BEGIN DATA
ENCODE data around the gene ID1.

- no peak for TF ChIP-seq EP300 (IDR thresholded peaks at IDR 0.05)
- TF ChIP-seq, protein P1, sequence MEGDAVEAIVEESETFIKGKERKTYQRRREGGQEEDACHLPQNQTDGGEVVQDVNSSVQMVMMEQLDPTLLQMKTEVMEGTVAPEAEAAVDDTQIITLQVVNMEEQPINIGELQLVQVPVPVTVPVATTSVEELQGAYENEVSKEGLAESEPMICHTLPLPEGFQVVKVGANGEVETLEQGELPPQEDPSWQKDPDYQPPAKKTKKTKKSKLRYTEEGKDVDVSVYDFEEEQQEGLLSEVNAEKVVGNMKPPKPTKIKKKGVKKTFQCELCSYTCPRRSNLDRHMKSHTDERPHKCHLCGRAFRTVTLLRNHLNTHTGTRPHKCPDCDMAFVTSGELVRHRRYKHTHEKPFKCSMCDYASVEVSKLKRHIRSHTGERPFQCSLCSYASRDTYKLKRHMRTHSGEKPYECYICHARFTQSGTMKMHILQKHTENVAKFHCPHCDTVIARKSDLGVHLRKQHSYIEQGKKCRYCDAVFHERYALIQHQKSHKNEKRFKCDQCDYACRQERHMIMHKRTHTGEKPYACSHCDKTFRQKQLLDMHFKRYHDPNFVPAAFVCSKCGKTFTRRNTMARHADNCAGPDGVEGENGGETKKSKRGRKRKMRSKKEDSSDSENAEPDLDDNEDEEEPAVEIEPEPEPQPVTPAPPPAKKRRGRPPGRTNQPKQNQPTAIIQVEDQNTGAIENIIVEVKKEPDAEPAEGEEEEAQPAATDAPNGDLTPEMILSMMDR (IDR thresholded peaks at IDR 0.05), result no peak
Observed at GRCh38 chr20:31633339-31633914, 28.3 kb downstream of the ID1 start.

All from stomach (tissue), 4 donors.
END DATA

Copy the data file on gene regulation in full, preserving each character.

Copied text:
ENCODE data around the gene ID1.

- no peak for TF ChIP-seq EP300 (IDR thresholded peaks at IDR 0.05)
- TF ChIP-seq, protein P1, sequence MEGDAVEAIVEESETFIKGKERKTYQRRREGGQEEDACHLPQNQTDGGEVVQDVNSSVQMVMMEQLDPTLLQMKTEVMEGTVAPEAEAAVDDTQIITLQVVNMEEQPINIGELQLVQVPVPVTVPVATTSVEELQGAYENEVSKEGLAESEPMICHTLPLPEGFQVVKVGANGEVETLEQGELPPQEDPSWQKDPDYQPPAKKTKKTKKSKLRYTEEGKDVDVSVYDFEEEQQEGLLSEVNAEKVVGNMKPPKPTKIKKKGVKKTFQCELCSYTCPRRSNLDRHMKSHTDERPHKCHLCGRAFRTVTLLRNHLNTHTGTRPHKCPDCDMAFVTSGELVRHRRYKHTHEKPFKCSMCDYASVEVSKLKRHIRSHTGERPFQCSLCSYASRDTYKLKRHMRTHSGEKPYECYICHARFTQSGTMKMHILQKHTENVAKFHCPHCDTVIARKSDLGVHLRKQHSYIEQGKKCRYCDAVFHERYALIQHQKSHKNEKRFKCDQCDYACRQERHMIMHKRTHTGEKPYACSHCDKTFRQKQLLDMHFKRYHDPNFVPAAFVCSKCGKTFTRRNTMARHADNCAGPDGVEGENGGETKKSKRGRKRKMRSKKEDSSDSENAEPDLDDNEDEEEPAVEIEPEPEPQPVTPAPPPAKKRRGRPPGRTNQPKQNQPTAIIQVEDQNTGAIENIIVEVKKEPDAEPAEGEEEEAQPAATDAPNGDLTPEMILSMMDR (IDR thresholded peaks at IDR 0.05), result no peak
Observed at GRCh38 chr20:31633339-31633914, 28.3 kb downstream of the ID1 start.

All from stomach (tissue), 4 donors.